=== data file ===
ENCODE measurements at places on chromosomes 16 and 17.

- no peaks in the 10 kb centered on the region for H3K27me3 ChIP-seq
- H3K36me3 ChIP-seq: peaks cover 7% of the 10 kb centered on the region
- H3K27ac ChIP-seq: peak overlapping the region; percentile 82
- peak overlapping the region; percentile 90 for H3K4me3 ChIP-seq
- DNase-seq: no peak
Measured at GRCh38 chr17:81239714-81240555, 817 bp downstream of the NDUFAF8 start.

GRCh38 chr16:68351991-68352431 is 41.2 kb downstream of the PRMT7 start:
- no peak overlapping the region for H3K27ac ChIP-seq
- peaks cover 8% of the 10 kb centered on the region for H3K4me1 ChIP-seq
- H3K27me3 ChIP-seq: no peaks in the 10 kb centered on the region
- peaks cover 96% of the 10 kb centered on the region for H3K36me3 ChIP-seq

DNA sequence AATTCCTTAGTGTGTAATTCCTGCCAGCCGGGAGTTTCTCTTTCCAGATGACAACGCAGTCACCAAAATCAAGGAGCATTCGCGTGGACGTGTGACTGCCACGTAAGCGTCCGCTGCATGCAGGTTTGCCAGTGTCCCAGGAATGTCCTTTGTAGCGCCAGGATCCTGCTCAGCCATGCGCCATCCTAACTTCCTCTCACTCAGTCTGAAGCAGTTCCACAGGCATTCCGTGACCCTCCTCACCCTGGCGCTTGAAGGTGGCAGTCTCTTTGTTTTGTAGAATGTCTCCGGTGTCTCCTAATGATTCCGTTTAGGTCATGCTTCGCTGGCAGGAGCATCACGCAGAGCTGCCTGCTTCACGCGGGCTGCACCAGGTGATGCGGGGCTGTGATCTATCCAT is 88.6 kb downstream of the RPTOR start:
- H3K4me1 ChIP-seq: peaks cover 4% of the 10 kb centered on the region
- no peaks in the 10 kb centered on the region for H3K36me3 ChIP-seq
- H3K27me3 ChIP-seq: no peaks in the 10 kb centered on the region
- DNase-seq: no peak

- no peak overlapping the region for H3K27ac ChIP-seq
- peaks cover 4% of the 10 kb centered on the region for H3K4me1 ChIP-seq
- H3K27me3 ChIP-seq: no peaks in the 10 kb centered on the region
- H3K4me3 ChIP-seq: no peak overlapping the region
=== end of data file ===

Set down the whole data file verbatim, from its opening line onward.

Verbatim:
ENCODE measurements at places on chromosomes 16 and 17.

- no peaks in the 10 kb centered on the region for H3K27me3 ChIP-seq
- H3K36me3 ChIP-seq: peaks cover 7% of the 10 kb centered on the region
- H3K27ac ChIP-seq: peak overlapping the region; percentile 82
- peak overlapping the region; percentile 90 for H3K4me3 ChIP-seq
- DNase-seq: no peak
Measured at GRCh38 chr17:81239714-81240555, 817 bp downstream of the NDUFAF8 start.

GRCh38 chr16:68351991-68352431 is 41.2 kb downstream of the PRMT7 start:
- no peak overlapping the region for H3K27ac ChIP-seq
- peaks cover 8% of the 10 kb centered on the region for H3K4me1 ChIP-seq
- H3K27me3 ChIP-seq: no peaks in the 10 kb centered on the region
- peaks cover 96% of the 10 kb centered on the region for H3K36me3 ChIP-seq

DNA sequence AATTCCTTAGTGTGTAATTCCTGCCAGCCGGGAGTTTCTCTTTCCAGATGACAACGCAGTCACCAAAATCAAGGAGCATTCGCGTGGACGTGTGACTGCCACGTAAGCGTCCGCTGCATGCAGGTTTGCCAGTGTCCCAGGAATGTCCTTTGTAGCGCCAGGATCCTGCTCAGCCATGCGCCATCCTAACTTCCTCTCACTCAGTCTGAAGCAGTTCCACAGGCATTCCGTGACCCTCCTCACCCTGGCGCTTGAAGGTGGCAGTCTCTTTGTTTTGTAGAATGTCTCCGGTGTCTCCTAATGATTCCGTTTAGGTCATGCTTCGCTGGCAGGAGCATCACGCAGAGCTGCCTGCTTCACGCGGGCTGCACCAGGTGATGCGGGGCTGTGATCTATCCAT is 88.6 kb downstream of the RPTOR start:
- H3K4me1 ChIP-seq: peaks cover 4% of the 10 kb centered on the region
- no peaks in the 10 kb centered on the region for H3K36me3 ChIP-seq
- H3K27me3 ChIP-seq: no peaks in the 10 kb centered on the region
- DNase-seq: no peak

- no peak overlapping the region for H3K27ac ChIP-seq
- peaks cover 4% of the 10 kb centered on the region for H3K4me1 ChIP-seq
- H3K27me3 ChIP-seq: no peaks in the 10 kb centered on the region
- H3K4me3 ChIP-seq: no peak overlapping the region